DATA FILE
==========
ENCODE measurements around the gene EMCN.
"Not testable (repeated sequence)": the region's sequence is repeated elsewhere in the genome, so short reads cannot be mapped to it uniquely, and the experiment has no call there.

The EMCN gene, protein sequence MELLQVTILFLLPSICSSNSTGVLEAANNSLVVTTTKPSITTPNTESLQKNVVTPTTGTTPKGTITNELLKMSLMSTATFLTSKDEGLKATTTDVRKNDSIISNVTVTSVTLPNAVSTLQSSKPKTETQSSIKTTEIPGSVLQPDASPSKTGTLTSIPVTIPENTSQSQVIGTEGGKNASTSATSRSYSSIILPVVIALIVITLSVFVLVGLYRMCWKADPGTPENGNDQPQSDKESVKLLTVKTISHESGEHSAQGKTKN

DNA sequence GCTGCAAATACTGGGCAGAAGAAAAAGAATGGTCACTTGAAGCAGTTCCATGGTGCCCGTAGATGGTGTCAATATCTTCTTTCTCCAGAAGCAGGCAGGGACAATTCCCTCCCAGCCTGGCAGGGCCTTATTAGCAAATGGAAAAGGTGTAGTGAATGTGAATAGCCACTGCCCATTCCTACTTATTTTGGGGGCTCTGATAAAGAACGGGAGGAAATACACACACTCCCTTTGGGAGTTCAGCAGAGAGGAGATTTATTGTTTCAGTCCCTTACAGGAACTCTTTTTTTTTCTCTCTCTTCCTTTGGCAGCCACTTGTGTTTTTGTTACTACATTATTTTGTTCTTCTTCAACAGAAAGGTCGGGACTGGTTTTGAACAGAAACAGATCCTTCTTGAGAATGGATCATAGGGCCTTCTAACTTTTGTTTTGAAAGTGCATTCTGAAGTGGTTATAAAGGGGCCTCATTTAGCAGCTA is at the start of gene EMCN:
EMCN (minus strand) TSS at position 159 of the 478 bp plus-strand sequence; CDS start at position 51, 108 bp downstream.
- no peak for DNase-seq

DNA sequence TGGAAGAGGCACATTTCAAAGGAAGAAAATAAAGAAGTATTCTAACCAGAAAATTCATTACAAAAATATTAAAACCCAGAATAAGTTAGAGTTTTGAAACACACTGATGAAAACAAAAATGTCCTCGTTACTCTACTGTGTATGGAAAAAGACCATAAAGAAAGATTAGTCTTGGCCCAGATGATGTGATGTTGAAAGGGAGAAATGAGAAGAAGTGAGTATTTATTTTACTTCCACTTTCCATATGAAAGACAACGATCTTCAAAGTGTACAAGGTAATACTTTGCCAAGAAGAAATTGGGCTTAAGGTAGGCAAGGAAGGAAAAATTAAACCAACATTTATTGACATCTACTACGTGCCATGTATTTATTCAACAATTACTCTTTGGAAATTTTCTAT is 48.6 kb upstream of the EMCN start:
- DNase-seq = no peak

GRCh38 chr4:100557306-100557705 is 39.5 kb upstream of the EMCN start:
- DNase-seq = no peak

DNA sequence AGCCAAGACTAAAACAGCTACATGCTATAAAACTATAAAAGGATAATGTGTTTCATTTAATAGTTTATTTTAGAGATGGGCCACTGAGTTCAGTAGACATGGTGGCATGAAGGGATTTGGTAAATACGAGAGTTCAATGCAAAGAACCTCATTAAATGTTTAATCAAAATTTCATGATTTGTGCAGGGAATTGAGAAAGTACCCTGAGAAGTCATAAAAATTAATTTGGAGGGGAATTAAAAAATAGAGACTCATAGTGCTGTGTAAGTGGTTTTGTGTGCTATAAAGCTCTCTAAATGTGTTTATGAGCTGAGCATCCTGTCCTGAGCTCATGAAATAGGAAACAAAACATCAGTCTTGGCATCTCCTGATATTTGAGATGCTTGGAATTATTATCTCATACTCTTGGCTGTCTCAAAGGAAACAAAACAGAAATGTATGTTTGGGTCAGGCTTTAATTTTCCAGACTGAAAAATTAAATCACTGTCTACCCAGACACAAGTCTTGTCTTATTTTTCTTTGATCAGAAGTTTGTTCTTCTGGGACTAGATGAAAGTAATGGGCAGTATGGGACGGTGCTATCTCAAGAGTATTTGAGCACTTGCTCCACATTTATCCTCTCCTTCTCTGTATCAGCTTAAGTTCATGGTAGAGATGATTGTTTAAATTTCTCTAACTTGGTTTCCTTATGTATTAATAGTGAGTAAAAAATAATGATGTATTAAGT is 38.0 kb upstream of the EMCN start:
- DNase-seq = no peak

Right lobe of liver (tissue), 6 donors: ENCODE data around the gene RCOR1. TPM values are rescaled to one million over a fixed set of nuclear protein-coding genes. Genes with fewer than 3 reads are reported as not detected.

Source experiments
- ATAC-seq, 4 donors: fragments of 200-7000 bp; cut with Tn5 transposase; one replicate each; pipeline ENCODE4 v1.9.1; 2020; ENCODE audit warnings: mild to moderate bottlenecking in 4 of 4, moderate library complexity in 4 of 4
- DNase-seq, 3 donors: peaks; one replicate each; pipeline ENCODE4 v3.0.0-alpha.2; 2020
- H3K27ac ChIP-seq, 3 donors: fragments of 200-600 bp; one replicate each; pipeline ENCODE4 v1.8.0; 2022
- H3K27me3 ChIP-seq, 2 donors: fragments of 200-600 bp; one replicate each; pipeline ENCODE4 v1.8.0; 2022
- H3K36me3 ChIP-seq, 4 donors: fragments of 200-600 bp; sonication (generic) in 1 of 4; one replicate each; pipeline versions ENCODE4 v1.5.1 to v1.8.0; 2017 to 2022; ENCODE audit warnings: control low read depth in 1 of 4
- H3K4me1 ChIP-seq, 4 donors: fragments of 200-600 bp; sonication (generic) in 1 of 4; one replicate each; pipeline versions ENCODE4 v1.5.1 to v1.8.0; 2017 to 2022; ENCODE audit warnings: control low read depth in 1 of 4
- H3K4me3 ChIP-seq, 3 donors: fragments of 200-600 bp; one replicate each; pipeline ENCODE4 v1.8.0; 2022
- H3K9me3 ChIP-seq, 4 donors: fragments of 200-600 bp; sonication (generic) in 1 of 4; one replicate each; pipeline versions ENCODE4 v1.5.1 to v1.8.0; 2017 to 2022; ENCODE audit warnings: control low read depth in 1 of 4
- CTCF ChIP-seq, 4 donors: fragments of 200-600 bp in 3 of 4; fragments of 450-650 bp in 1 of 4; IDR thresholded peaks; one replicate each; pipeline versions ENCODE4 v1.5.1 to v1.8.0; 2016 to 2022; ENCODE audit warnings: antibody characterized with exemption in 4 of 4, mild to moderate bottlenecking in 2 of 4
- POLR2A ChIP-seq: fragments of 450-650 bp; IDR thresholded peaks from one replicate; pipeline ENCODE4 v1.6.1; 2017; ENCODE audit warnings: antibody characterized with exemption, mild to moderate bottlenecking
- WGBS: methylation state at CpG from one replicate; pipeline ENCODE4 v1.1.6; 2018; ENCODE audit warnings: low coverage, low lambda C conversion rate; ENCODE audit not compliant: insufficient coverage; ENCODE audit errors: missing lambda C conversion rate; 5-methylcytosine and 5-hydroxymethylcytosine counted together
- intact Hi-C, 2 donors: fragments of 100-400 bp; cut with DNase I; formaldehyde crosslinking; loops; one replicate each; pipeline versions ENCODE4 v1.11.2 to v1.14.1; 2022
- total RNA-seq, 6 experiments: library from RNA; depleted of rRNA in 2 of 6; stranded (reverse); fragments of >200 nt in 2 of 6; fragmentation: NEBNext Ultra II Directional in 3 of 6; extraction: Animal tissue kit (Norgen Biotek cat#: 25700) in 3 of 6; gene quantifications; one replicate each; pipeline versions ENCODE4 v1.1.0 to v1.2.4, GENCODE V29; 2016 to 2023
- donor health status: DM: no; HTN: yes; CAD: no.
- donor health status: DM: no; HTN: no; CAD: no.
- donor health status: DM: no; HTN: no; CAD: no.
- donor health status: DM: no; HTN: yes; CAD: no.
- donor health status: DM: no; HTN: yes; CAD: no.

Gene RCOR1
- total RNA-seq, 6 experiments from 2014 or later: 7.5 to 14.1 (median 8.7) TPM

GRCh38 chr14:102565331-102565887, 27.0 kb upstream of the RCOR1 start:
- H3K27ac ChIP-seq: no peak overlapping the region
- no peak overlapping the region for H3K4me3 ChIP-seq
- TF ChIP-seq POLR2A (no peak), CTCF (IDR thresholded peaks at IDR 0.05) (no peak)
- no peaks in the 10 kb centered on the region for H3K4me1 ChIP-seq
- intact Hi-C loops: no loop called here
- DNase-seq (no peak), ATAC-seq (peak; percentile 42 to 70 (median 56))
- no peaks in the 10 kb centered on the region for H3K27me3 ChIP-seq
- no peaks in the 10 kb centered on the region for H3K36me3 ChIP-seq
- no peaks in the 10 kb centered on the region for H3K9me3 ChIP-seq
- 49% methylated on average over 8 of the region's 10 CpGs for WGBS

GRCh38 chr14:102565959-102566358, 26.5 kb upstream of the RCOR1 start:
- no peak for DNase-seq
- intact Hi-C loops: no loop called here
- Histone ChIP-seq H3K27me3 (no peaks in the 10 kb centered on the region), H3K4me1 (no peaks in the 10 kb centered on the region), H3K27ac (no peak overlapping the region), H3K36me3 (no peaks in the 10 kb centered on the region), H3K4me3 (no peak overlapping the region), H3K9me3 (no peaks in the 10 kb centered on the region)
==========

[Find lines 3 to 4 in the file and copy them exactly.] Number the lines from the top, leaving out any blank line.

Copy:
The EMCN gene, protein sequence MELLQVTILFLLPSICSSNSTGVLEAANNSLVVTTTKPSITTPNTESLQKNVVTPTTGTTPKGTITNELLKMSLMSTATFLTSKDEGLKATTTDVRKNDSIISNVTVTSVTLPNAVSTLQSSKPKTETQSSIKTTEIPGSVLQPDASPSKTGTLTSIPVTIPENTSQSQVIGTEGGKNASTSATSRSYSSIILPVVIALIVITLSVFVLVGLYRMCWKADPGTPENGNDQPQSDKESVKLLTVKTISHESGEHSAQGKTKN

DNA sequence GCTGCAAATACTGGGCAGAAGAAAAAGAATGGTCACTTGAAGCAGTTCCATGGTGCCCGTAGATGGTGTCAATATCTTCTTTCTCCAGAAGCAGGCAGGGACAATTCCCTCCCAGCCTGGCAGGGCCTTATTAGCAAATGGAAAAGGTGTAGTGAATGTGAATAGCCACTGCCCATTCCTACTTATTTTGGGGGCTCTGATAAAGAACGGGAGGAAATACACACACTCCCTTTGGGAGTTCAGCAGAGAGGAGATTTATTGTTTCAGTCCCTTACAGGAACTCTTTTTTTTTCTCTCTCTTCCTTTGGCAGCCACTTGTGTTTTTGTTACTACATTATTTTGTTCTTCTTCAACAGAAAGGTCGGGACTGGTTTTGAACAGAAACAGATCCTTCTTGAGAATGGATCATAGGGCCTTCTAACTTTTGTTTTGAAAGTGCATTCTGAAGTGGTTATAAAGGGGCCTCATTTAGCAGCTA is at the start of gene EMCN: